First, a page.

Although the Seahawks pulled off a great victory Monday night on a snow-covered field (yes, that game really took place in Seattle, and not Greenbay), it is otherwise clear that Seattle just doesn’t know snow or cold weather. Our first snow appeared late Sunday for a few hours, but nothing stuck around. The forecast for Monday called for snow or sleet late in the evening, or early in the night. What came down at 5:00PM, was a bit earlier than they predicted, and it was a weird freezing rain, with very large round balls rather than flakes (almost like a light hail). But it was still warm enough outside (at least in the city) that the roads were just wet. But alas, Seattle-ites don’t even know how to drive in rainy conditions, let alone a mix of colder wet stuff. Add in the factor of early Seahawks traffic for the downtown home game and the recipe was there for disaster. A few stories of commutes I heard were: 1 1/2 hours from downtown Seattle to Greenwood by car (normally 15-20 minutes), 1 1/2 hours from downtown to Magnolia by bus (normally 20 minutes), 4 hours from Kirkland to Seattle by bus (normally 1 hour), 4 hours from Sea-Tac Airport by shuttle and bus (normally 30 minutes), 4 1/2 hours from Seattle to Tacoma (normally 45 minutes).
But it continues…
So that’s all fun, and then there’s the first kicker: King County Department of Transportation royally fucked up. Somehow the weather forecast that the DoT got for Monday night just said rain. According to the local news stations, the DoT was going by an entirely different forecast than everyone else. Don’t all of the weather forecasts come from the same National Weather Service or something? Anyway, late Monday afternoon all of the DoT folk headed home, after making the call to their snowplow fleet (all 40 of ’em) to stay ready, but not to use their expensive liquid de-icer on the roads (don’t they know about the cheaper alternative of salt and sand mix?). Guess what happened next? For the next 4 hours, as the temperatures dropped, and all of the Department of Transportation employees were stuck in traffic… the roads iced over. Accidents galore, buses that couldn’t make it up hills or onto entrance ramps, major streets through downtown closed or blocked by multi-car accidents, and dozens and dozens of cars stuck, stranded or abandoned on the sides of roads outside of the city. By the time the DoT managers were able to reconnect and chat again around 10PM, to give the green light on de-icer, it was too late. Way to go, guys!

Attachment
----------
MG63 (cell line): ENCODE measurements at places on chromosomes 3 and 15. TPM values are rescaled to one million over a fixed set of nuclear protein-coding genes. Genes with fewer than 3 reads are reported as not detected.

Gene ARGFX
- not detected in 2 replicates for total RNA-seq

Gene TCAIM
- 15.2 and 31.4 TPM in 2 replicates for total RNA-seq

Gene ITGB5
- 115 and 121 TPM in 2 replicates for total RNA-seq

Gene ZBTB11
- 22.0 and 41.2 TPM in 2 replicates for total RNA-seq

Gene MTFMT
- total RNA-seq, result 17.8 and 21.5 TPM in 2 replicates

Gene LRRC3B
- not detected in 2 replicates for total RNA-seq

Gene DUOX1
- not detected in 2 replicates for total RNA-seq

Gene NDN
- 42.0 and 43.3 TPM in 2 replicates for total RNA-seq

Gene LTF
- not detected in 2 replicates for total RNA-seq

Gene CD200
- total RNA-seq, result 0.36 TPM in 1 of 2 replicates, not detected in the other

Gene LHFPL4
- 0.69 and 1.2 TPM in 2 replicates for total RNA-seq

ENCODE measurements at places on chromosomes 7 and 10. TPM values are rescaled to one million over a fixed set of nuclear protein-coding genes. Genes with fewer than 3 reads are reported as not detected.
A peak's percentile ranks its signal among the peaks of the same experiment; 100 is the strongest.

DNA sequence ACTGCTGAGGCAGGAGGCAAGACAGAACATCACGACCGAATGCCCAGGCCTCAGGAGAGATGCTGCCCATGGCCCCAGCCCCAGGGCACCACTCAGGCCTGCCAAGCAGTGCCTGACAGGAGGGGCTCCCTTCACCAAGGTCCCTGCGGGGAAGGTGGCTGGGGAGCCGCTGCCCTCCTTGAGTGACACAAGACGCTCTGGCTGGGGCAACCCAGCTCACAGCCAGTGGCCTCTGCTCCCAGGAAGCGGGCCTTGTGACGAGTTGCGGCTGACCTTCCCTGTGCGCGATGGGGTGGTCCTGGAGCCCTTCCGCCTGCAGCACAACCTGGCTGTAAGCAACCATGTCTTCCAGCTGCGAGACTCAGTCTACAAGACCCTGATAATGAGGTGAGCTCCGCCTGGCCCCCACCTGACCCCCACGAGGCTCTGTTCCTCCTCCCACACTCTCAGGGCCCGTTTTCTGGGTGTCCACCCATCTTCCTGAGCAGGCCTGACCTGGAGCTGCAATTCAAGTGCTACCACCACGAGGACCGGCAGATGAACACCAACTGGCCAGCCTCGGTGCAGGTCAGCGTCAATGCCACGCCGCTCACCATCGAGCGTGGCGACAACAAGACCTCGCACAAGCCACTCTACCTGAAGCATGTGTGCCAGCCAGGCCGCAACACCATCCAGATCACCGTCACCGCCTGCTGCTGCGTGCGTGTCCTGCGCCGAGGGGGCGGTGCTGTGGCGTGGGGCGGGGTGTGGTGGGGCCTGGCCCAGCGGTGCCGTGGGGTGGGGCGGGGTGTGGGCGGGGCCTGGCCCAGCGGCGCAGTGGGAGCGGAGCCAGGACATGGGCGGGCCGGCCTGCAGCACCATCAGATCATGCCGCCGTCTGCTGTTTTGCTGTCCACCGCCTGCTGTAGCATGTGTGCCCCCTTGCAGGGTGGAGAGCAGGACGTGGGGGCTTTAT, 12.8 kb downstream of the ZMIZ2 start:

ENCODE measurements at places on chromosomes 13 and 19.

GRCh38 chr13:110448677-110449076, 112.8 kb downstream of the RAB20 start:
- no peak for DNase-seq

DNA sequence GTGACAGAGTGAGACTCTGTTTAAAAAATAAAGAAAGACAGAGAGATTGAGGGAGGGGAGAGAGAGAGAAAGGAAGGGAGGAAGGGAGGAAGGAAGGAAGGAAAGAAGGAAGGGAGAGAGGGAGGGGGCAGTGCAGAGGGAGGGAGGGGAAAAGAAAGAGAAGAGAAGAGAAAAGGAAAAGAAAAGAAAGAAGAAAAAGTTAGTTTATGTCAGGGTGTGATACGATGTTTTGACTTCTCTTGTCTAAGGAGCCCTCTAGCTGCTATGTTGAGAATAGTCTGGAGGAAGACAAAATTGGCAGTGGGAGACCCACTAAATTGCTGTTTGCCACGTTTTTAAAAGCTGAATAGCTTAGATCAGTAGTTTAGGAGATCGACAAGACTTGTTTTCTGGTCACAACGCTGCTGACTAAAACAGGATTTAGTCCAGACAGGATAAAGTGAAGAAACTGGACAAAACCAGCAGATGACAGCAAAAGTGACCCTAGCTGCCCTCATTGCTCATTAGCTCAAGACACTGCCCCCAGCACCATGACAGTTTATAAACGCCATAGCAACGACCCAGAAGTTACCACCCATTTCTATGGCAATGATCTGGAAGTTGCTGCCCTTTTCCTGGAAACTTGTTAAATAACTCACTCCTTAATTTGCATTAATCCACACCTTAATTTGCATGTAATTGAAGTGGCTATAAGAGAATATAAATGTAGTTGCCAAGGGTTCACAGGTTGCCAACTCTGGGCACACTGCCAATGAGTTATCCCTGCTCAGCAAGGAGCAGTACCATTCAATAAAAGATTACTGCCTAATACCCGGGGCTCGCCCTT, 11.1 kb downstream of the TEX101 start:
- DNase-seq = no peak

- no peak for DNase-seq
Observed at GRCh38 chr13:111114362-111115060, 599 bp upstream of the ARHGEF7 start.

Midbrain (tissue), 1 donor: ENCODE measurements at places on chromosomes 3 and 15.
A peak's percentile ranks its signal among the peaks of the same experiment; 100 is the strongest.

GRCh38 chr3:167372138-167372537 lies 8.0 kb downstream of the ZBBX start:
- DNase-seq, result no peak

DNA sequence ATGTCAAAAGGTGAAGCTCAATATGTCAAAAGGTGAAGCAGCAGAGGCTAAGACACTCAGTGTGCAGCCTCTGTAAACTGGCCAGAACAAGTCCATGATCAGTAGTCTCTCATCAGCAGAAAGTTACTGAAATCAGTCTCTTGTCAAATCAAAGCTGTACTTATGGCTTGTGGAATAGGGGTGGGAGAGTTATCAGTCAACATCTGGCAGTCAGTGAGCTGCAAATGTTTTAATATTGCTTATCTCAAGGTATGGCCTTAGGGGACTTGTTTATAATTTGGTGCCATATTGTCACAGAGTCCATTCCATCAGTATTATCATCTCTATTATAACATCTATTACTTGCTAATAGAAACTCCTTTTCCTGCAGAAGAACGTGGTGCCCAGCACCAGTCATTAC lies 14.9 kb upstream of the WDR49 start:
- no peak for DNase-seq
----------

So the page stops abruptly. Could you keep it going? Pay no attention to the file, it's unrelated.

And here’s the second kicker: Monday night they closed all of the schools for Tuesday? The night before!? I grew up in New England, where even if there was an epic Winter blizzard starting the night before, we still had to wake up the next morning and listen to the radio to see if school was canceled. Only if there were inches of accumulation, and a solid forecast for it to continue all day, would they close school. In Seattle… closed with a little wet snow and some cold temperatures the night before. I bundled up Tuesday morning, expecting buses to be cancelled, but I walked a block, the bus pulled up (with some very unnecessary tire chains), and the roads were completely dry. There was some ice on the side streets on the hills and suburbs, but that was it. Downtown was cold, dry and virtually deserted all day.
Ah, but there’s more… Tuesday night: schools cancelled for Wednesday. What!? Nothing happened all day! No precipitation! It was just cold. The forecast for Wednesday night was for warming temperatures, and a mix of snow and rain, turning into plain rain overnight. Work decided to close the office at 4PM Wednesday to make sure we all got home safely. Again, WTF!? It’s getting warmer!
There are already some nearby districts canceling school for tomorrow (Thursday). Outside there are big fluffy snowflakes coming down, but the temperature is already above freezing and it’s supposed to be 40 degrees by morning. I just don’t get it. What’s wrong with this city, that a little bit of white stuff or a chilly day can shut us down so completely.
There are occasional times when I miss New England, and right now I really miss the people who know how to deal with a little bit of Winter.